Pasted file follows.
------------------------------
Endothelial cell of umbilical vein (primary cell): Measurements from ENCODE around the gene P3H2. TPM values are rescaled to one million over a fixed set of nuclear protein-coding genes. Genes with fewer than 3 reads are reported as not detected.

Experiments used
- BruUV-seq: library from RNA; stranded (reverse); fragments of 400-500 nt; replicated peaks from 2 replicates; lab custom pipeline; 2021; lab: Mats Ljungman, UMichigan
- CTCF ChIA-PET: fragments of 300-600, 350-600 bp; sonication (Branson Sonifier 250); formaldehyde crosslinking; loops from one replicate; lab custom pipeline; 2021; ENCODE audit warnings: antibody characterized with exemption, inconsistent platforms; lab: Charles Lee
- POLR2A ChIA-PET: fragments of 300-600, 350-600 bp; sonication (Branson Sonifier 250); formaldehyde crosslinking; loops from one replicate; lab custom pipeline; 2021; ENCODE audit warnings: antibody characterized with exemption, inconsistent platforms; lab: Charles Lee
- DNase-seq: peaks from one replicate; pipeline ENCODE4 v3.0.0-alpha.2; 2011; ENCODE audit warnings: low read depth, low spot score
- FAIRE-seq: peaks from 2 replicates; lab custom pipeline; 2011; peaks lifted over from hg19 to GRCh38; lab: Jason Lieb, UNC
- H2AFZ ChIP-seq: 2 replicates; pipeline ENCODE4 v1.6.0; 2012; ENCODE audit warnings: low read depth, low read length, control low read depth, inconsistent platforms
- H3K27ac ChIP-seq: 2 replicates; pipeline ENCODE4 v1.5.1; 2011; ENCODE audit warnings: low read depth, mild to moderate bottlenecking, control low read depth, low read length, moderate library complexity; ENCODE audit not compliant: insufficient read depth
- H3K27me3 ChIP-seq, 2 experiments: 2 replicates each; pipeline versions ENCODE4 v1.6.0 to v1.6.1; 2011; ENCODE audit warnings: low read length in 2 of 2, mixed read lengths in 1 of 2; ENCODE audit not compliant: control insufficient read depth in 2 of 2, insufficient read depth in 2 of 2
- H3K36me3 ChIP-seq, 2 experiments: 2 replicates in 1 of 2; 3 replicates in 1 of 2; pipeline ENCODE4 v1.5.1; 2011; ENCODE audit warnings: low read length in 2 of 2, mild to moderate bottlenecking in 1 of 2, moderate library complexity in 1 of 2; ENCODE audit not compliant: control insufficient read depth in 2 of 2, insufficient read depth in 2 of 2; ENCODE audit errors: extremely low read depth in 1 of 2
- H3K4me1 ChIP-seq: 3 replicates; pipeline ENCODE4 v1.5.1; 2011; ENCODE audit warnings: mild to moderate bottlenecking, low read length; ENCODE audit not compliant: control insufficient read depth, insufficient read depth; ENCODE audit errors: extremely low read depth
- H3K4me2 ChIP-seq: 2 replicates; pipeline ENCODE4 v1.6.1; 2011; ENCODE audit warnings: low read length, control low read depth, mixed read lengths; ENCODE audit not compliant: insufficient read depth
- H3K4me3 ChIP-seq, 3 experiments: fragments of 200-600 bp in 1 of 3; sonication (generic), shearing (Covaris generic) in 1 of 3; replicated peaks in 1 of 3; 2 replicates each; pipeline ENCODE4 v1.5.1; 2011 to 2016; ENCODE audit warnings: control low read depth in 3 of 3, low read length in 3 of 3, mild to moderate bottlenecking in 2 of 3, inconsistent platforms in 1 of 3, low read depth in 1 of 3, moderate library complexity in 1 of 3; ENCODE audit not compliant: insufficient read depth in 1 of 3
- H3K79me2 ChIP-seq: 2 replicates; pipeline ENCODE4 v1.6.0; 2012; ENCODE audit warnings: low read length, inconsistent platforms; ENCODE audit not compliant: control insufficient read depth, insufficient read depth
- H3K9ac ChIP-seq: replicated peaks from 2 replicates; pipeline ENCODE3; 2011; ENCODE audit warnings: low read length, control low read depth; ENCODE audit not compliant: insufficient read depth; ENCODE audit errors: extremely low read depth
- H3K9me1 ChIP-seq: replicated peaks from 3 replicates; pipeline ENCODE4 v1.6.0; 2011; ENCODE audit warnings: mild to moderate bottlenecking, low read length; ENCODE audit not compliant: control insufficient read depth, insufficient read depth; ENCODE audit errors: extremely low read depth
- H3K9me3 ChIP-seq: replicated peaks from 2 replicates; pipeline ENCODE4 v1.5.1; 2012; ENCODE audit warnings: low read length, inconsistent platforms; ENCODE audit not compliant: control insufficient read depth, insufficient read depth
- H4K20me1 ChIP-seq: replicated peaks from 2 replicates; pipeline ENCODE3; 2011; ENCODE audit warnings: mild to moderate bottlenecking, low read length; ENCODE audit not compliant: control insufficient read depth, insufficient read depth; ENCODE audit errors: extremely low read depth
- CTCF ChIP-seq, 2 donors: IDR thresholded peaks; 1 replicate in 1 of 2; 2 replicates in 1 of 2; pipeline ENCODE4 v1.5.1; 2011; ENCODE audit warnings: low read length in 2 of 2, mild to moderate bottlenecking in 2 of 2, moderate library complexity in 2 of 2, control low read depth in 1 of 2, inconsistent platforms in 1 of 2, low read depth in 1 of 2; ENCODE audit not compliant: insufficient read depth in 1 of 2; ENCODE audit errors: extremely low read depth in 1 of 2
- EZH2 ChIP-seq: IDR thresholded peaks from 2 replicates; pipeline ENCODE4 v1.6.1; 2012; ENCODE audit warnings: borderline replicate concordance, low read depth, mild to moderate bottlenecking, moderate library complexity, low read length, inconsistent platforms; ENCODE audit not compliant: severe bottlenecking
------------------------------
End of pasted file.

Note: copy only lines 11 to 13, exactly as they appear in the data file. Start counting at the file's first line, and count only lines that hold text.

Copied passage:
- H3K36me3 ChIP-seq, 2 experiments: 2 replicates in 1 of 2; 3 replicates in 1 of 2; pipeline ENCODE4 v1.5.1; 2011; ENCODE audit warnings: low read length in 2 of 2, mild to moderate bottlenecking in 1 of 2, moderate library complexity in 1 of 2; ENCODE audit not compliant: control insufficient read depth in 2 of 2, insufficient read depth in 2 of 2; ENCODE audit errors: extremely low read depth in 1 of 2
- H3K4me1 ChIP-seq: 3 replicates; pipeline ENCODE4 v1.5.1; 2011; ENCODE audit warnings: mild to moderate bottlenecking, low read length; ENCODE audit not compliant: control insufficient read depth, insufficient read depth; ENCODE audit errors: extremely low read depth
- H3K4me2 ChIP-seq: 2 replicates; pipeline ENCODE4 v1.6.1; 2011; ENCODE audit warnings: low read length, control low read depth, mixed read lengths; ENCODE audit not compliant: insufficient read depth